Tag: People with Disabilities
KUALA LUMPUR, Sept 22 — Banning plastic straws will affect people with physical disabilities as reusable alternatives are not safe for them, a spinal cord injury association has said.
The Malaysian Spinal Cord Injury Advocacy Association said plastic straws were an accessible tool for some people with physical disabilities — like those with spinal cord injuries, cerebral palsy, traumatic brain injury, or hand amputations — to drink or consume liquids like soup.
In an inspired moment, Microsoft is unveiling a game controller that enables players with disabilities to play games again.
Tommy Hilfiger is expanding its innovative disability-friendly clothing initiative by unveiling Tommy Adaptive, a new line that includes a variety of new and stylish pieces.
In 2016, Tommy Hilfiger partnered with Runway of Dreams, a nonprofit founded by Mindy Scheier, a mother whose child has muscular dystrophy, to create a clothing line more inclusive to children with disabilities. Last year the company expanded it to include an adult collection, and now, the company strives to provide all people with disabilities with even more clothing options.
“Tommy Adaptive’s mission is to be inclusive and empower people of all abilities to express themselves through fashion,” the company said in a press release.
Google and a slew of startups are including accessibility information in apps to help people navigate the world if they use wheelchairs or have other disabilities.
Occupational therapist turned disability rights activist Alanna Raffel has spent her career thinking about accessibility. So for her 30th birthday last year, she turned her passion into action.
Raffel had worked with disabled clients for years in Philadelphia. It wasn’t till late 2016, however, when she became more involved in advocacy, that she learned how difficult it was to find meeting spaces that could accommodate people of varying abilities. It’s particularly challenging in an old city like Philadelphia, where many of the buildings were built more than 200 years before the Americans with Disabilities Act was passed.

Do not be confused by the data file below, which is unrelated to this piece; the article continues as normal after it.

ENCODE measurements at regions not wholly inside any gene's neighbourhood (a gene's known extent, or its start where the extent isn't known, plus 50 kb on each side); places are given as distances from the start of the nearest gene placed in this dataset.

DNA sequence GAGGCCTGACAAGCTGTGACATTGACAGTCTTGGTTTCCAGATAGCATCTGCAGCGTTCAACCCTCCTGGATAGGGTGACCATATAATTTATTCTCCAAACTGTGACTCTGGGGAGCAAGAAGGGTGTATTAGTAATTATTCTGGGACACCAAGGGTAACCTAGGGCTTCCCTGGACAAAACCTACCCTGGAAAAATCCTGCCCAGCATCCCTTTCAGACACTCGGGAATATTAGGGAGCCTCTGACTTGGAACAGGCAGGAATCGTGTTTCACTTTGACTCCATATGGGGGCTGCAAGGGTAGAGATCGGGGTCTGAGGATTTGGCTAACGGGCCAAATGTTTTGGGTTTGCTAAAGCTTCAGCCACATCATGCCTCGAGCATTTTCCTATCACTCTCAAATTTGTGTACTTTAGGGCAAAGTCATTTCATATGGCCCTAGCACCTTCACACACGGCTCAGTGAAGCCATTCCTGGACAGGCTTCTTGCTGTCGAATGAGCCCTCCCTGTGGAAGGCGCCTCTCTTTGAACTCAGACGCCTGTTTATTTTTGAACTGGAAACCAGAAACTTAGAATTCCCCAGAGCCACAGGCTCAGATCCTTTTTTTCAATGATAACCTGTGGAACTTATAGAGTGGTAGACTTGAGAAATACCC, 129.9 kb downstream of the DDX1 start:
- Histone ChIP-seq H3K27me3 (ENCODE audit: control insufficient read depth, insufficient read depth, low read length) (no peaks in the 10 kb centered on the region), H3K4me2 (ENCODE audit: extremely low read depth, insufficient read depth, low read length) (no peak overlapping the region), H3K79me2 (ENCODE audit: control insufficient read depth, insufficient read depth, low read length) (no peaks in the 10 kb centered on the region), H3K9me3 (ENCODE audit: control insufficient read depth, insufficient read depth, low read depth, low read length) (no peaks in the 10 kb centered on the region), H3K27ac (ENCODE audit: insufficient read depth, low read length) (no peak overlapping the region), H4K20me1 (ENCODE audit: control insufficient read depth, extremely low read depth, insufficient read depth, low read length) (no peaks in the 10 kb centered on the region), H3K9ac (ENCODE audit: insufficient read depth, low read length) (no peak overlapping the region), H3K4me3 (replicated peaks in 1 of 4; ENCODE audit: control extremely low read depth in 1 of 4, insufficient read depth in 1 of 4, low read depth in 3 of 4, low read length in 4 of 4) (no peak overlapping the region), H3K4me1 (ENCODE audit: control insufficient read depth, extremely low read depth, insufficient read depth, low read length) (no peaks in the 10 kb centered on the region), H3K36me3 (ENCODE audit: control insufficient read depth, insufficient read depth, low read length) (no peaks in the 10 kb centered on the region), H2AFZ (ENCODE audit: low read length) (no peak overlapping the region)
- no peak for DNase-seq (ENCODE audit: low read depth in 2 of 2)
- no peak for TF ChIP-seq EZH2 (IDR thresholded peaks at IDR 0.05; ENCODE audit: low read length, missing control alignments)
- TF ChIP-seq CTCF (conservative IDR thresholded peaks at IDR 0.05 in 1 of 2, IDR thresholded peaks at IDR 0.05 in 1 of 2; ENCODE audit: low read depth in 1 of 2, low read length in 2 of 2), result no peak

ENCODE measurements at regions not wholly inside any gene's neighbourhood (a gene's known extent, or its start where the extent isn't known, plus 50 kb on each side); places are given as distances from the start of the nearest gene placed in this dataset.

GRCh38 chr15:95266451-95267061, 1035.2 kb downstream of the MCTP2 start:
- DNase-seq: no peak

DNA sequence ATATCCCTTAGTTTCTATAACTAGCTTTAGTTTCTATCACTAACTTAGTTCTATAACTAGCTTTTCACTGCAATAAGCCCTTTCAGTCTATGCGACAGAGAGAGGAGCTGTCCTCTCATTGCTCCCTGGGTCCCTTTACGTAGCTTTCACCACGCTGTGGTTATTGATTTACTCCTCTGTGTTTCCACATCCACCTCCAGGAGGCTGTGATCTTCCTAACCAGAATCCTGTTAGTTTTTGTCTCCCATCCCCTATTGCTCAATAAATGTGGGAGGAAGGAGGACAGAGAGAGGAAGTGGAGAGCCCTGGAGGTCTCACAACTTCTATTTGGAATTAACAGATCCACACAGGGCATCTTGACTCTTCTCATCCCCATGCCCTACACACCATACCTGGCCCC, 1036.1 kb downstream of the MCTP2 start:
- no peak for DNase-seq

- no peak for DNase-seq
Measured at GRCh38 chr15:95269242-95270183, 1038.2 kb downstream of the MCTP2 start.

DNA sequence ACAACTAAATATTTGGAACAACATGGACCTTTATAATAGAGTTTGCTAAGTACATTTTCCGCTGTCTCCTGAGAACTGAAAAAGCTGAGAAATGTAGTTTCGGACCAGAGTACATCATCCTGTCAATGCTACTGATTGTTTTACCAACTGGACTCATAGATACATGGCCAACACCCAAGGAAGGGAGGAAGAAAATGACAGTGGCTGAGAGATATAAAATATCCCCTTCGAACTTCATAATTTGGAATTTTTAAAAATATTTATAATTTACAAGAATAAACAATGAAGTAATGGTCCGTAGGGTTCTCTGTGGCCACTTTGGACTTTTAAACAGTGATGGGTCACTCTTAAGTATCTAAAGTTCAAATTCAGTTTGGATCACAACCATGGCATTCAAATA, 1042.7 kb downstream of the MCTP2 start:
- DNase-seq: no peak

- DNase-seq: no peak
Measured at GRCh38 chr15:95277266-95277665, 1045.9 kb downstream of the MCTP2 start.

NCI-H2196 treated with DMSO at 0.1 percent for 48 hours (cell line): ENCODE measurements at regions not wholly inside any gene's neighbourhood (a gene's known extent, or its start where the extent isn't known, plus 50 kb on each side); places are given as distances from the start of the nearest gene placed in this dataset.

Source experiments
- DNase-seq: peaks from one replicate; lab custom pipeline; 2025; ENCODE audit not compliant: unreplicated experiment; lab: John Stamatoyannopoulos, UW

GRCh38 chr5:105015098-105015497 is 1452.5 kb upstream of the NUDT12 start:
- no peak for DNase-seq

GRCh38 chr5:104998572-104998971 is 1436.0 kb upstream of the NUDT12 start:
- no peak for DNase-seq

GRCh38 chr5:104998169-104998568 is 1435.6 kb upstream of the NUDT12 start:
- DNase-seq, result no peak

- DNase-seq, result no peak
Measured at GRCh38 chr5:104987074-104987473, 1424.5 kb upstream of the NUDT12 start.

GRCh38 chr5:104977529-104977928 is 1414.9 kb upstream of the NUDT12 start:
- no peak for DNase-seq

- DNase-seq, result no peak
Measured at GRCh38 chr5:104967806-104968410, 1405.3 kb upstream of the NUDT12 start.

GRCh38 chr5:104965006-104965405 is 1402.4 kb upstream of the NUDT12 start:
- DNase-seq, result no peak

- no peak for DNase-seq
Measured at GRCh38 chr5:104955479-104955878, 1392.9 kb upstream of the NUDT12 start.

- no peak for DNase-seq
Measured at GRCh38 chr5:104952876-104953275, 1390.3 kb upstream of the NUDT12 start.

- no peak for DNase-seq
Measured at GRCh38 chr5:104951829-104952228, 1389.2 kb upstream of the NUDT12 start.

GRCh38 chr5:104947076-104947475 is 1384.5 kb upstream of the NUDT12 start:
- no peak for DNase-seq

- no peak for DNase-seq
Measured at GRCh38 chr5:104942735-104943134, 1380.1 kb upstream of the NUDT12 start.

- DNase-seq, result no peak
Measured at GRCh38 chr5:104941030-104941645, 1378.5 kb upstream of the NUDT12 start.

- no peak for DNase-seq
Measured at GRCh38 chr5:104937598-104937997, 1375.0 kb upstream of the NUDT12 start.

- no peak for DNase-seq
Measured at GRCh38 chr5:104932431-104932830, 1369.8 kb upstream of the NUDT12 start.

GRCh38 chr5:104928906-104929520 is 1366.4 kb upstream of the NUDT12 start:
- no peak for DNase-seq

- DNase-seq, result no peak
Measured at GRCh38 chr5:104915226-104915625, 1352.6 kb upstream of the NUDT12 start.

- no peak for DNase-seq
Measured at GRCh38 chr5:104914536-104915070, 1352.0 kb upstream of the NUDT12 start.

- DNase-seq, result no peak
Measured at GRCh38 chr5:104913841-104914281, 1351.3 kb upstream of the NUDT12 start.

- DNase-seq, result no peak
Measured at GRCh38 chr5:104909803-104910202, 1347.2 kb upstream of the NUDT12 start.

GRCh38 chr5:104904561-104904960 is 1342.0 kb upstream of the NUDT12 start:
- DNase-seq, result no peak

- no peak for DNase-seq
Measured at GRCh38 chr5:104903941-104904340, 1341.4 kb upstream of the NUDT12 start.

Instead of swiping with a finger, the technology lets users control the device with small head movements or voice commands. The technology can help people who are paralyzed or have limited mobility due to neurodegenerative diseases such as MS, ALS or spinal cord injuries.
BALTIMORE (AP) — A day after Oded Ben Dov appeared on Israeli television to promote his video game technology, which allowed players to control their games by moving their heads, a viewer called him with another suggestion for the software.
“I can’t move my arms or legs,” the viewer told him. “Can you make a smartphone that I can use?”
While employers battle the “war for talent,” there exists a significant population of talented, problem-solving people, who have been largely excluded from the workforce. This population, people with disabilities, comprises 1 billion people worldwide; 56 million Americans, and represents the world’s largest minority.
IT’S A COBALT-SKY, 13-inch powder day at Tahoe’s Alpine Meadows and Matt Leonard is on the bunny slope. This isn’t exactly where Leonard, a 29-year-old avid skier who grew up in Vermont and now lives in San Francisco, wants to be. He can see the top of the mountain from his perch on the resort’s green-circle Subway chair and he knows there’s a foot of fresh slathering the steeps on the peaks above him. But today, this flat, groomed run is where Leonard will be skiing.
Two years ago, in late February of 2015, Leonard caught an edge while skiing those very steeps at Alpine Meadows. A strong, confident skier, that day, a freak misstep changed his life. He lost control and slammed into a lift tower.
Magee Rehabilitation Hospital partnered with Southwest Airlines to create this video of helpful tips for people with disabilities who wish to travel by plane while using a wheelchair.
Langley’s Zosia Ettenberg says refuelling in wheelchair impossible without assistance
The simple act of filling a gas tank can be an insurmountable challenge for people who use a wheelchair.
That was the experience of Langley resident Zosia Ettenberg.
“It’s literally impossible for me to pump gas by myself,” Ettenberg told On the Coast host Tanya Fletcher.
“I have to park far enough away from the gas pump to get out, and then go around and have enough space for the wheelchair between the car and the pump,” Ettenberg said.
The Colorado-based Phamaly Theatre Company has burnished its artistic reputation by selecting shows that resonate — intellectually and emotionally — with the many facets of disability. Cast entirely with performers who live with disabilities, the shows engage questions of possibility and perseverance as well as marginalization and discrimination.
Just as vitally, they take theater seriously, they entertain. Although it has expanded its yearly offerings, the company continues to produce a winter play and a summer musical. Even a musical as non-taxing and agreeable as its current one, “Annie,” offers fresh and telling insights.